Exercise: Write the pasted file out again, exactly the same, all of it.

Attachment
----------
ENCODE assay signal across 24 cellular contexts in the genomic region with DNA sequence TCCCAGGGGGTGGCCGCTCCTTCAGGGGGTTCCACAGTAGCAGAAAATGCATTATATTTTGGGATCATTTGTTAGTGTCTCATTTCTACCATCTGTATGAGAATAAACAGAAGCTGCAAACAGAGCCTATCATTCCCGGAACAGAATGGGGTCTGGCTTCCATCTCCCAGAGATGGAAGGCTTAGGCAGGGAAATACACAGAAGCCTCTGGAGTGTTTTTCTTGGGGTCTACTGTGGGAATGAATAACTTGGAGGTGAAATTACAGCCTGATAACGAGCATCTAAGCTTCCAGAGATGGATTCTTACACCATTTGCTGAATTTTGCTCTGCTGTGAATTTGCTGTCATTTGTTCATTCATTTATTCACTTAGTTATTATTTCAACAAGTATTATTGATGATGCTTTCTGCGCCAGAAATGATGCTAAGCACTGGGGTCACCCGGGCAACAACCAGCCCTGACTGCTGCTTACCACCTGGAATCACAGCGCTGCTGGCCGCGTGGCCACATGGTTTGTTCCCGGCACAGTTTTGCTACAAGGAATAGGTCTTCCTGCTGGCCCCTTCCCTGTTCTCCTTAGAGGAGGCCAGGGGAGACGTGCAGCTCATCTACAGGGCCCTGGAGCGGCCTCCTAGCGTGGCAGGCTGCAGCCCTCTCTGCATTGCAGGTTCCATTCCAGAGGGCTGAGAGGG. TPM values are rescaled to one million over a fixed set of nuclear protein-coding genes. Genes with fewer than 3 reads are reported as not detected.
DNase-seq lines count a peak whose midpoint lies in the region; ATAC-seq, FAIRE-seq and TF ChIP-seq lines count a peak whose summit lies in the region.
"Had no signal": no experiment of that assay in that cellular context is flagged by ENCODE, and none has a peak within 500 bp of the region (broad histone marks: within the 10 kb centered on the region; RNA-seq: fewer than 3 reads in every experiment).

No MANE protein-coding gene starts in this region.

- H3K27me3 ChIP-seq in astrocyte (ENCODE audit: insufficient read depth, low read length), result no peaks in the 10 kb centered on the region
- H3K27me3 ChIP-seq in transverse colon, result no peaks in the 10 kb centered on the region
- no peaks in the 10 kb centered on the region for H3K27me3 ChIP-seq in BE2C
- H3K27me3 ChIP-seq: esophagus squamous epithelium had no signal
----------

ENCODE assay signal across 24 cellular contexts in the genomic region with DNA sequence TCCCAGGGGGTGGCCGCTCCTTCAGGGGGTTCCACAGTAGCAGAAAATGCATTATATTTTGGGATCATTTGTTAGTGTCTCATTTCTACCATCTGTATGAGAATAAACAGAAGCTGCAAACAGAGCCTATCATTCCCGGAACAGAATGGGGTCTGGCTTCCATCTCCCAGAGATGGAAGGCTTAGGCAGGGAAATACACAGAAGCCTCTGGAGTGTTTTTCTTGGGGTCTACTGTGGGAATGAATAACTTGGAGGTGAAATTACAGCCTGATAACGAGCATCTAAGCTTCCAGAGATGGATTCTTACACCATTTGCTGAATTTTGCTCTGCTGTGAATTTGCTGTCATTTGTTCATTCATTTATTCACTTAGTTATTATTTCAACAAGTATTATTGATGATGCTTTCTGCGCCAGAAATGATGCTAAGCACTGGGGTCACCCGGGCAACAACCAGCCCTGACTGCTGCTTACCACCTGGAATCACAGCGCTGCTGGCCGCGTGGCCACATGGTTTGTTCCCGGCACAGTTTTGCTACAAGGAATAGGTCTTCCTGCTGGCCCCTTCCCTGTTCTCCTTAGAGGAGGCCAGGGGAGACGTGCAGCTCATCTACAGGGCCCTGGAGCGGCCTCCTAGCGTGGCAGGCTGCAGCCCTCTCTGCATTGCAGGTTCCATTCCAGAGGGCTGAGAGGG. TPM values are rescaled to one million over a fixed set of nuclear protein-coding genes. Genes with fewer than 3 reads are reported as not detected.
DNase-seq lines count a peak whose midpoint lies in the region; ATAC-seq, FAIRE-seq and TF ChIP-seq lines count a peak whose summit lies in the region.
"Had no signal": no experiment of that assay in that cellular context is flagged by ENCODE, and none has a peak within 500 bp of the region (broad histone marks: within the 10 kb centered on the region; RNA-seq: fewer than 3 reads in every experiment).

No MANE protein-coding gene starts in this region.

- H3K27me3 ChIP-seq in astrocyte (ENCODE audit: insufficient read depth, low read length), result no peaks in the 10 kb centered on the region
- H3K27me3 ChIP-seq in transverse colon, result no peaks in the 10 kb centered on the region
- no peaks in the 10 kb centered on the region for H3K27me3 ChIP-seq in BE2C
- H3K27me3 ChIP-seq: esophagus squamous epithelium had no signal